Background: Fatigue is a common symptom of chronic rhinosinusitis (CRS), yet the response of fatigue to endoscopic sinus surgery (ESS) has not been systematically evaluated.
Methods: Studies published in any language were retrieved by searching MEDLINE, EMBASE, Web of Science, Cochrane databases, and additional Web-based sources (from 1980-2007); by examining bibliographies of retrieved articles; and by contacting investigators in the field. Studies consisting of more than 10 adult patients analyzing the response of fatigue, vitality, energy, or malaise following ESS were included. Two authors independently evaluated studies for inclusion, rated the methods, and summarized relevant data using a standardized protocol.
Results: Using within-subject comparisons, 28 identified observational studies noted substantial improvement in fatigue after ESS. A subgroup analysis of 11 studies measuring outcomes using the 36-Item Short Form Health Survey (SF-36) demonstrated a moderate-sized combined effect of 0.47 (95% confidence interval, 0.38-0.56; I2 = 0%), corresponding to a mean +/- standard deviation improvement of 9.7 +/- 3.4 units on the SF-36 vitality domain scores. In studies measuring outcomes using symptom rating scores, the preoperative severity scores and improvement after surgery for fatigue were similar to the respective values for other pooled CRS symptoms.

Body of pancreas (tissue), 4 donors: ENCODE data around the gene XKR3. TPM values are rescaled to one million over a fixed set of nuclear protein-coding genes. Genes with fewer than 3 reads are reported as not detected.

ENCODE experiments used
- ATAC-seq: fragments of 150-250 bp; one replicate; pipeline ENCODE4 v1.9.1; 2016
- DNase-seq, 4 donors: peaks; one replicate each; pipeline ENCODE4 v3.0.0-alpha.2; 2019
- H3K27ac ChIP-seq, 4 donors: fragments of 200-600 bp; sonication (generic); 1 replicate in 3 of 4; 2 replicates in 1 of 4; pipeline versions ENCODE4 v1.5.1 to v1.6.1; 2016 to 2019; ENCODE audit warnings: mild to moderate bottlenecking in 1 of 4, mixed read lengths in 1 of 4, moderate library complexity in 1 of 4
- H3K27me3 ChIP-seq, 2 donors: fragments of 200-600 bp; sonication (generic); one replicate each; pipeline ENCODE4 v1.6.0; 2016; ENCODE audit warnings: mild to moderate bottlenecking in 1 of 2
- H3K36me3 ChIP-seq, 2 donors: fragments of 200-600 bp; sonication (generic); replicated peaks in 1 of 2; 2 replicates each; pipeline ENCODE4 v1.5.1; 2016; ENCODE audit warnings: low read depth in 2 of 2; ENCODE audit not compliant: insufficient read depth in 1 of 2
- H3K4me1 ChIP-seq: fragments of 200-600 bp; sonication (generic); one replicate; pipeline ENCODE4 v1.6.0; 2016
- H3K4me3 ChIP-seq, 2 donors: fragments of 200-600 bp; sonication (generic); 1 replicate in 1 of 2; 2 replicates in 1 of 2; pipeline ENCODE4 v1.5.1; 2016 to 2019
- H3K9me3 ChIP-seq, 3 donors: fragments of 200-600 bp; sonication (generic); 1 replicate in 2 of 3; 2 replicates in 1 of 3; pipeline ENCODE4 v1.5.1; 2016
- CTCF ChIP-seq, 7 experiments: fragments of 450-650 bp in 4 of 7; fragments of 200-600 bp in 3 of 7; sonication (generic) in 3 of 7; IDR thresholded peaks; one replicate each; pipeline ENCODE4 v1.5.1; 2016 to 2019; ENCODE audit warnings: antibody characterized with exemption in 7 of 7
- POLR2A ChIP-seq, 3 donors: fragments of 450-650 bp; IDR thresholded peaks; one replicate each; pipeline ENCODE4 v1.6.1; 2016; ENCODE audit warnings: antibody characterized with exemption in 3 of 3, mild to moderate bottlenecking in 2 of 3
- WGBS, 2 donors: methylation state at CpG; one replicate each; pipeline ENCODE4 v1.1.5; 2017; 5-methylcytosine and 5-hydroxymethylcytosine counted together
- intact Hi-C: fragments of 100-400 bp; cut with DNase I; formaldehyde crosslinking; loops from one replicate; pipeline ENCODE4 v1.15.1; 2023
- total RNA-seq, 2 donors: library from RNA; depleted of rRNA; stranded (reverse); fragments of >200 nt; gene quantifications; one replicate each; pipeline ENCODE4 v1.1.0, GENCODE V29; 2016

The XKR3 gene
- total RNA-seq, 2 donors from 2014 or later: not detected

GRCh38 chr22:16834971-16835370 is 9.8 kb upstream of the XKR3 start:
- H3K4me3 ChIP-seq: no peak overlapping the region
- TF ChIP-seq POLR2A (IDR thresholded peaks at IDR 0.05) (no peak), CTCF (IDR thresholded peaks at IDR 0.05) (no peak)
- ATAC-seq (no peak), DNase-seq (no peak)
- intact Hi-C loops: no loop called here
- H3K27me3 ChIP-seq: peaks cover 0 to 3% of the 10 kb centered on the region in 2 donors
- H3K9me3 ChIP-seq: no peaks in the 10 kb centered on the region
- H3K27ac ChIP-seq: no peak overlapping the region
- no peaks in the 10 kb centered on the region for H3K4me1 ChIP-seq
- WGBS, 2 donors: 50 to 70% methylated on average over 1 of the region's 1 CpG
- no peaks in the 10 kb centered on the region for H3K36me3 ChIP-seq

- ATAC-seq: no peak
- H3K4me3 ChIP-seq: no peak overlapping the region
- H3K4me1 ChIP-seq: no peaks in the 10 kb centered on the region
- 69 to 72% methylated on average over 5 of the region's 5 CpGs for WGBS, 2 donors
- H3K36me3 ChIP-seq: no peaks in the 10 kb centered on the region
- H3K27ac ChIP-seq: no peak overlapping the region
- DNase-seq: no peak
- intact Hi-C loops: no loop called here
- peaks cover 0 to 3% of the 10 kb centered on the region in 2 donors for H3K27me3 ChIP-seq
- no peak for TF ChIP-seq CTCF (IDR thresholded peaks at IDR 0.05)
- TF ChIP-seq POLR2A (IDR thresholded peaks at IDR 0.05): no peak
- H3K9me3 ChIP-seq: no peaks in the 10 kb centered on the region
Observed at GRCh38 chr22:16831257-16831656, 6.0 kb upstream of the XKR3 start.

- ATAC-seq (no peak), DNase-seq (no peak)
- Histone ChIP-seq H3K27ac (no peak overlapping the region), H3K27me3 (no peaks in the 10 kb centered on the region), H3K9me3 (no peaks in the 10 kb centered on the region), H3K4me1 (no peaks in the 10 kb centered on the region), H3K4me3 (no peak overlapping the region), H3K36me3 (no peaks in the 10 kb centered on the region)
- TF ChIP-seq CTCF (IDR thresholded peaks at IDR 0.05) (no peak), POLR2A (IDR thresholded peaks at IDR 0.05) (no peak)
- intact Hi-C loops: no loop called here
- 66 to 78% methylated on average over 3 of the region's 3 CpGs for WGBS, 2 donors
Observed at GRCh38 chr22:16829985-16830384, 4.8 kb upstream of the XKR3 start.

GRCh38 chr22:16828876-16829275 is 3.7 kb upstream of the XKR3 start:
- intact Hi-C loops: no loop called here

Conclusions: All 28 studies described substantial improvement in fatigue following ESS based on presurgery and postsurgery comparisons. A subgroup analysis of 11 studies reporting results by the SF-36 vitality domain scores demonstrated a moderate-sized combined effect. Preoperative fatigue severity scores and improvement noted after surgery were similar to the respective values for other pooled chronic rhinosinusitis symptoms.
Source: The Laryngoscope. 21 January 2008. Vol 118, #1. E-pub ahead of print. PMID: 18216743, by Chester AC, Sindwani R, Smith TL, Bhattacharyya, N. Department of Medicine, Georgetown University Hospital, Washington, DC; Department of Otolaryngology-Head and Neck Surgery, St. Louis University School of Medicine, St. Louis, Missouri; Department of Otolaryngology-Head and Neck Surgery, Oregon Health and Science University, Portland, Oregon; Division of Otolaryngology, Brigham and Women’s Hospital; Department of Otology and Laryngology, Harvard Medical School, Boston, Massachusetts, USA.